Yeah. I just wrote all kinds of stuff and I wrote some gospel things. I went to college and for a summer, I took off and I came home. My dad said, “You gotta get a job.” So I worked at this shirt factory. There wasn’t much industry in Thomasville. There was a guy there that said, “Do you play piano?” And I’m goin’, “Yeah!” He said, “Well, I’m the minister over at the AME church.” It was a black church. And I said, “Great!” He said, “I wanna learn how to play ‘Oh, Happy Day’. Do you know that?” And I said, “Oh yeah, I love that song!” He said, “Can you show me?” I went to his house three or four times– and he never got it! He told me, “I only play the black notes!” (Laughs) “Okay, okay. You gotta play a little bit more than that to get it all in there!”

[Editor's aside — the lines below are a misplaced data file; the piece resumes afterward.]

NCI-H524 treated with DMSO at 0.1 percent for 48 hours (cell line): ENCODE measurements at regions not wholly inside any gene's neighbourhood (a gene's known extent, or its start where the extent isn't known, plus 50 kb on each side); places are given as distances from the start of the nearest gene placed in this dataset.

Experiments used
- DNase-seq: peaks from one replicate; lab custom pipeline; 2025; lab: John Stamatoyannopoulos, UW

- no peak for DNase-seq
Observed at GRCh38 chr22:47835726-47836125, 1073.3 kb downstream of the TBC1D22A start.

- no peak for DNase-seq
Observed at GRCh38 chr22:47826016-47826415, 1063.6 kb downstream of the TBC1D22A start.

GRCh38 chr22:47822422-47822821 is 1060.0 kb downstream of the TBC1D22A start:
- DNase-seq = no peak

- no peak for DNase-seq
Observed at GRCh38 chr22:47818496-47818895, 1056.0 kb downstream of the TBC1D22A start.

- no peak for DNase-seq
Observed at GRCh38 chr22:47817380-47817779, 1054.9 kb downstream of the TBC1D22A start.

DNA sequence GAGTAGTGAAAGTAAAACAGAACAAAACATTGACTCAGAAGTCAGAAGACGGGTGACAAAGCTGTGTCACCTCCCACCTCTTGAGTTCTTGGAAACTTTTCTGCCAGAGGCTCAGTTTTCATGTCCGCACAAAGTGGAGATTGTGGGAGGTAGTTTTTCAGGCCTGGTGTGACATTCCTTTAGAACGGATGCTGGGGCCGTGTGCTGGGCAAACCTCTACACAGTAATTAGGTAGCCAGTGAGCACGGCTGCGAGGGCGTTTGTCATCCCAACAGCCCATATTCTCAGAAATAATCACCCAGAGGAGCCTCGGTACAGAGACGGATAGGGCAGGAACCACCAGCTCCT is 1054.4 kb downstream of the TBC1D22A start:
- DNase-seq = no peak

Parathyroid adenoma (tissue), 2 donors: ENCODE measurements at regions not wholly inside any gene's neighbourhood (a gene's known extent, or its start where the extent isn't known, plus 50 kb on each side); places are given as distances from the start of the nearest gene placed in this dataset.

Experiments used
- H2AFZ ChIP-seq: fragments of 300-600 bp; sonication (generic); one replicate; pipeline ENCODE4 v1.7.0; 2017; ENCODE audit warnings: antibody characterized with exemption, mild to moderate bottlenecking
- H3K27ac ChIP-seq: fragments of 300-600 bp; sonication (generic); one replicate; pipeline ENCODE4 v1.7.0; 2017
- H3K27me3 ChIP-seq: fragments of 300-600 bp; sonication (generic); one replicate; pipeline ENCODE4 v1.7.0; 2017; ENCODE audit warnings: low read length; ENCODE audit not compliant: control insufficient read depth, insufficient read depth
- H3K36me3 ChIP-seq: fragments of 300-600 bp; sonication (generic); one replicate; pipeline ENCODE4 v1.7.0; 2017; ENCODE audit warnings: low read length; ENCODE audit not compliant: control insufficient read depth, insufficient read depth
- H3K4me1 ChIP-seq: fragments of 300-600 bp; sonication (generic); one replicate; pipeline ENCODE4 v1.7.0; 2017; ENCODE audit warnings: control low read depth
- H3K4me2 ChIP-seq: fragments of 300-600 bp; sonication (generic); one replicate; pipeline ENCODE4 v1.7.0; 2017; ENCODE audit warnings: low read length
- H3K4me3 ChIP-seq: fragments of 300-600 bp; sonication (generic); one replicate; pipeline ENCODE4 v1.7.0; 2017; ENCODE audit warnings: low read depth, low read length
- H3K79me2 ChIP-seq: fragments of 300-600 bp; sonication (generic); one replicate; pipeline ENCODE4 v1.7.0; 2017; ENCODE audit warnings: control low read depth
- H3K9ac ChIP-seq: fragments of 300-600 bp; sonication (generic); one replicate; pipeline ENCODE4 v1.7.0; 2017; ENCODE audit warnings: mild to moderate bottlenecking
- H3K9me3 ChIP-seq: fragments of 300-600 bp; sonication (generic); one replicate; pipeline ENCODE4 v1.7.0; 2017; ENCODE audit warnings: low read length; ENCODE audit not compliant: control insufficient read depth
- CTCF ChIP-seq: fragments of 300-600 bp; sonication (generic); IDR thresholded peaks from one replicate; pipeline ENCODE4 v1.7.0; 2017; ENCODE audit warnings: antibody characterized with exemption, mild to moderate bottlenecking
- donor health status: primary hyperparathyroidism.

But I showed him two or three times and he never got it together, but he was the head of the youth choir. I would go over and go to the rehearsals. I wrote them a song ’cause there was one girl in it who was about 14 could sing her butt off! This is way before anybody had any blueprint about how to do it. Now, everybody listens to Aretha! She might’ve been listening to Aretha, but probably Mahalia Jackson or somebody earlier than that on the gospel radio. There were people before Aretha, but Aretha was a cumulative of everything that had come down the pike, including pop and soul! She had it all! Played the piano too!
What brought you to Macon and when did you get hooked up with the boys in Wet Willie?